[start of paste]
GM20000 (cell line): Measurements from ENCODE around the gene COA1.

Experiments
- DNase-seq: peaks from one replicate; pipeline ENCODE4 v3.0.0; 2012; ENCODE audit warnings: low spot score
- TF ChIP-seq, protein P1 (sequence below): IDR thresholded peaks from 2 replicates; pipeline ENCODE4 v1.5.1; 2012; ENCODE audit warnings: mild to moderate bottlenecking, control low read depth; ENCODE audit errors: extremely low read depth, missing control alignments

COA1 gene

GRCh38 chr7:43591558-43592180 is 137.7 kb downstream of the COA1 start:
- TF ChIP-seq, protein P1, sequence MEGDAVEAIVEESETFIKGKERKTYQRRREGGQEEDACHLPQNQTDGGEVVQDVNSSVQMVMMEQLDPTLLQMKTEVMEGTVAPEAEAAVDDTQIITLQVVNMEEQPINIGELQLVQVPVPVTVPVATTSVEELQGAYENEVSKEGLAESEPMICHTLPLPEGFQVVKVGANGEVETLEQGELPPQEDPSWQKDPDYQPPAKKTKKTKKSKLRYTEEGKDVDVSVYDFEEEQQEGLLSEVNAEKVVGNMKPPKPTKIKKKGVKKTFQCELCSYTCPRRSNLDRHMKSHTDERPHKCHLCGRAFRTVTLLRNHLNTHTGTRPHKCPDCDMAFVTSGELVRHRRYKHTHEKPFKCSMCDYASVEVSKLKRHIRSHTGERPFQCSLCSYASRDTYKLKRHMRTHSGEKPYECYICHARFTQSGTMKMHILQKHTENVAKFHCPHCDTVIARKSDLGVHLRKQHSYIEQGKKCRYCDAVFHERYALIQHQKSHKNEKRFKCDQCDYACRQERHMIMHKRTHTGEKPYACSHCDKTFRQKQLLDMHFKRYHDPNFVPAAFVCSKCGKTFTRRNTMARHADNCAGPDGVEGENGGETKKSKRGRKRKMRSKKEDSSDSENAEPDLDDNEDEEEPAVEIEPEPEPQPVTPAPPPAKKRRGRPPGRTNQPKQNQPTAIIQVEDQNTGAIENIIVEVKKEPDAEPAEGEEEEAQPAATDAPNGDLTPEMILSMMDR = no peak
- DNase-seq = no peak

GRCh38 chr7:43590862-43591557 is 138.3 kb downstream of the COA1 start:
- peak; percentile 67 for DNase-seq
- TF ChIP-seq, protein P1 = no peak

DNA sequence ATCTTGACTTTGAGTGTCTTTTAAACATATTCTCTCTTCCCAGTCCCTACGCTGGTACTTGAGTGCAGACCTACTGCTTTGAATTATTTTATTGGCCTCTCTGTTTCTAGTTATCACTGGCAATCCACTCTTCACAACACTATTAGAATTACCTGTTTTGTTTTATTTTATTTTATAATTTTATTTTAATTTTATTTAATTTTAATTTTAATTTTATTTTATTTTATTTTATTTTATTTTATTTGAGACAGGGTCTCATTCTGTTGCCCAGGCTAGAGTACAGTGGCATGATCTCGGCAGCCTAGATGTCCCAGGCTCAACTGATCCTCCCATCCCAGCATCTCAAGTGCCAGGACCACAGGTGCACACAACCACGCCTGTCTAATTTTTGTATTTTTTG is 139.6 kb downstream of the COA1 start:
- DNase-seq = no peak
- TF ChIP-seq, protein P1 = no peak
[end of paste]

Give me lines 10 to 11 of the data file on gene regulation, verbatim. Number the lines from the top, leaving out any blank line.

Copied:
- peak; percentile 67 for DNase-seq
- TF ChIP-seq, protein P1 = no peak